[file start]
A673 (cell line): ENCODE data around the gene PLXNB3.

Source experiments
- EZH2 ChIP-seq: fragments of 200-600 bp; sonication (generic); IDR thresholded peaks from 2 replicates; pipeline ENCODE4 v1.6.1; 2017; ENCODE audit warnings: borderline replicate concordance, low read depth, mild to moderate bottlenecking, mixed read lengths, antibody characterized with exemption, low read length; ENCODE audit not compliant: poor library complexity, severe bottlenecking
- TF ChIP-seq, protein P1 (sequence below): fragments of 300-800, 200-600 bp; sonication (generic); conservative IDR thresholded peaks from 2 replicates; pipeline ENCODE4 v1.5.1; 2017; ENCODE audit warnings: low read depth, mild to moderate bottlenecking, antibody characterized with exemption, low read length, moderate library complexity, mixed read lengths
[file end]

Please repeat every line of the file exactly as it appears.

A673 (cell line): ENCODE data around the gene PLXNB3.

Source experiments
- EZH2 ChIP-seq: fragments of 200-600 bp; sonication (generic); IDR thresholded peaks from 2 replicates; pipeline ENCODE4 v1.6.1; 2017; ENCODE audit warnings: borderline replicate concordance, low read depth, mild to moderate bottlenecking, mixed read lengths, antibody characterized with exemption, low read length; ENCODE audit not compliant: poor library complexity, severe bottlenecking
- TF ChIP-seq, protein P1 (sequence below): fragments of 300-800, 200-600 bp; sonication (generic); conservative IDR thresholded peaks from 2 replicates; pipeline ENCODE4 v1.5.1; 2017; ENCODE audit warnings: low read depth, mild to moderate bottlenecking, antibody characterized with exemption, low read length, moderate library complexity, mixed read lengths